Alan Gurney – Managing Director, Whipps Cross Hospital
Signs of improvement at hospital trust
Alan Gurney, Managing Director said that any further CQC inspections today would see more improvements. However, he added that the condition of operating theatres was still a cause for concern. Investment in theatre refurbishments is scheduled for next year.
The CQC has seen an increase in the quality of the working environment and culture of the hospital. Bullying was previously identified as a major issue with high turnover of staff and heavy reliance on agency support. Significant improvements have been made in these areas. The hospital is also old. Many of its buildings pre-date the creation of the NHS. Investment is needed in new buildings.
Dr Heather Noble assured Councillor Steven Neville that issues around radiation exposure to staff had been resolved. Councillor David Stallan received assurances that Alan Gurney had no plans to relocate Whipps Cross, although the hospital is on a large site and could potentially operate from a smaller footprint.
Councillor Roger Baldwin asked about bed-blocking and capacity. Alan Gurney used the phrase ‘delayed discharge’ for which he had 11 cases at that moment. He assured councillors that he was working with partners to reduce discharge delays. No bed spaces had been closed this year and Mr Gurney considered it to be a lesser challenge than some other issues facing the hospital.
Councillors Mitchell and Sartin received further information in response to questions about bullying. Councillor Chambers explored the depth of hospital planning for the winter. Alan Gurney confirmed additional investment in building work and weekend cover arrangements to enhance winter cover. There is also additional ‘step-down’ coverage and coordination with partners in the ambulance service and care homes. The staff flu vaccination campaign is part of steps to prepare staff for the winter season.
Councillor David Wixley followed up on the issues of bullying and culture. Councillor Nigel Bedford focused on staff retention and reusing the defunct nursing home for other purposes. Alan Gurney provided assurance that recruitment and retention improvements are ongoing. He also felt that the site had plenty of capacity for development including accommodation for staff.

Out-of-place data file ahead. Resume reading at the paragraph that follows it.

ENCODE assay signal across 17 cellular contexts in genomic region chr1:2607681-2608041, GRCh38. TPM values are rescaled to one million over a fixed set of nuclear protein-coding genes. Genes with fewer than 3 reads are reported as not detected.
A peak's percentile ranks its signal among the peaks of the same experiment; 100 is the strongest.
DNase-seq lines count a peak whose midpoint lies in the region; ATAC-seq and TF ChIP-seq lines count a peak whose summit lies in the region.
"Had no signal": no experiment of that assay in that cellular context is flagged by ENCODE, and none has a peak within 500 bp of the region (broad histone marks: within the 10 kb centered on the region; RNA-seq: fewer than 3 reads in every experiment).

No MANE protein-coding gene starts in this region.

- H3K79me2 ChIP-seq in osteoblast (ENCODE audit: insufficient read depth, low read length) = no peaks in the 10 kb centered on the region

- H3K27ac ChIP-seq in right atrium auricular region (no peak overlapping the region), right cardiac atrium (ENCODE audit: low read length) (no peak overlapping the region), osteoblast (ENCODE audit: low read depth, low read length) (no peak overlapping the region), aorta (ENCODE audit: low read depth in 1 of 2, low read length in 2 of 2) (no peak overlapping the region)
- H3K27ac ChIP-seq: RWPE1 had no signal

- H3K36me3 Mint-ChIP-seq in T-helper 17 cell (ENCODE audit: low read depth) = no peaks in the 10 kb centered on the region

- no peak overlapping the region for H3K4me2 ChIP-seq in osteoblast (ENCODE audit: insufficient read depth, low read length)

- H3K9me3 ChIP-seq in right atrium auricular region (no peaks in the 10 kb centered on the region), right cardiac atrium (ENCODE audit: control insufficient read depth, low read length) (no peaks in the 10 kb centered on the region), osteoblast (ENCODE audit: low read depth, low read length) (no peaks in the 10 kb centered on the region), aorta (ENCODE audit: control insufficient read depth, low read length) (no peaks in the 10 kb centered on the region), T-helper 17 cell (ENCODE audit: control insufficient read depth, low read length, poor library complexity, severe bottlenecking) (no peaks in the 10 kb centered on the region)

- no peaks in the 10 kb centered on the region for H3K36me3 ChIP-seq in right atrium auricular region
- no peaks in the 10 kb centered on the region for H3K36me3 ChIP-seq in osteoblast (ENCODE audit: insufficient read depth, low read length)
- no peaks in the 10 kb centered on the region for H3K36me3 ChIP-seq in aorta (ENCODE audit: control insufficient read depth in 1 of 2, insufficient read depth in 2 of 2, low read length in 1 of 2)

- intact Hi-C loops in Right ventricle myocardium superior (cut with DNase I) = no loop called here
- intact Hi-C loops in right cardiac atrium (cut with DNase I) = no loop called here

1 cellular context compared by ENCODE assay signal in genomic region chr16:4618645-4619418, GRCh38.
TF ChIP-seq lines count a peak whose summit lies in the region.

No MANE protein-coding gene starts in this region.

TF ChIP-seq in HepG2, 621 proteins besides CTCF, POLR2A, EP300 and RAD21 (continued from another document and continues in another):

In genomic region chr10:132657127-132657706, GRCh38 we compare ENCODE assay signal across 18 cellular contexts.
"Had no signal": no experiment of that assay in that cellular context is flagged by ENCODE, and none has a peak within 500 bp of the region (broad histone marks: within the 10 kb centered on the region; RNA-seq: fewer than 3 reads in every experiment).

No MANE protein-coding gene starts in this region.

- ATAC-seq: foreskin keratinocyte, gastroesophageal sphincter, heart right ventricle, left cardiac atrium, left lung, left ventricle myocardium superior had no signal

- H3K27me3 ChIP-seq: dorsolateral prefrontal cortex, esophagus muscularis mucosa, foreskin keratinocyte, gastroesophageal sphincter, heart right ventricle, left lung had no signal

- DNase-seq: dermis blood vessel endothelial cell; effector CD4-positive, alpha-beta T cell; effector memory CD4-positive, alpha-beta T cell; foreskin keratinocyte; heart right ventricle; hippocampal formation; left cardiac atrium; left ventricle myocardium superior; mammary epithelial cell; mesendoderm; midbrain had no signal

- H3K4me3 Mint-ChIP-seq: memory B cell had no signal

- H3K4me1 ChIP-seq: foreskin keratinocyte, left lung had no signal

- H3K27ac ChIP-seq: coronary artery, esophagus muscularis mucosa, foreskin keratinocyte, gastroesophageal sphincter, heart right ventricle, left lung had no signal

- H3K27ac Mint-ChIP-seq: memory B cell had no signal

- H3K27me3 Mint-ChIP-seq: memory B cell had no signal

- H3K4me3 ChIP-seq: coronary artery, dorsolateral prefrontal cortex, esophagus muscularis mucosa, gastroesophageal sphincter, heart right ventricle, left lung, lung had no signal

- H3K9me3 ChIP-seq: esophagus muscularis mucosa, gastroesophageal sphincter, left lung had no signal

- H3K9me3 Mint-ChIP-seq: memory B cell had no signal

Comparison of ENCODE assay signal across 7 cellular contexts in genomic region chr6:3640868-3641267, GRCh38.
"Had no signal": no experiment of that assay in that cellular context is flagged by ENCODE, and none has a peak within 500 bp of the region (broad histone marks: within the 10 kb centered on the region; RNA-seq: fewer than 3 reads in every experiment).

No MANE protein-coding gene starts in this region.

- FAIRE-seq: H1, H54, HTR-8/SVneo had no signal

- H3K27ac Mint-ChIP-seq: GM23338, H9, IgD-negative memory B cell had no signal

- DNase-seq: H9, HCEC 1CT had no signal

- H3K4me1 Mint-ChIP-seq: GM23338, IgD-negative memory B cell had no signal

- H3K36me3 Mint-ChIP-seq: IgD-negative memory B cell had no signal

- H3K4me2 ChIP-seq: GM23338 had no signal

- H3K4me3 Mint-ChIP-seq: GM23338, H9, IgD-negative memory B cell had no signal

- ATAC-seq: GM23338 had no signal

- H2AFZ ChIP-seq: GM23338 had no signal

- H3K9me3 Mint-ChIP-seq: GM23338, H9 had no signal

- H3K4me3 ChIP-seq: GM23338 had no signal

Responding to Councillor Gagan Mohindra, Dr Noble said that the Council could provide support by communicating the message about the need for redevelopment of outdated buildings.
Developing staffs careers
Dr Noble emphasised that managers as such ‘were not bad’ after Alan Gurney described how Whipps Cross was focusing on continual recruitment of nurses and a requirement for more doctors.
Dr Noble said that further work was needed in developing career and employment links with local schools and colleges. Responding to Councillor Holly Whitbread, she described good examples of work in Newham which could be adopted for Whipps Cross.
Mortuary facilities are old and in need of replacement but Dr Noble assured Councillor Bedford that the dignity of the deceased and care for the bereaved was a high priority.
Responding to Councillor Baldwin, Alan Gurney said that it would be wrong to say the use of Private Finance Initiative funding (PFI) was not an option but he added that there was no appetite for it.
Dementia care is also a priority. Responding to Councillor Aniket Patel, Dr Noble outlined some of the programmes including Dementia Friends and creating clinical areas more dementia ‘friendly’. Alan Gurney added that with the focus on older patients, dementia care was critical.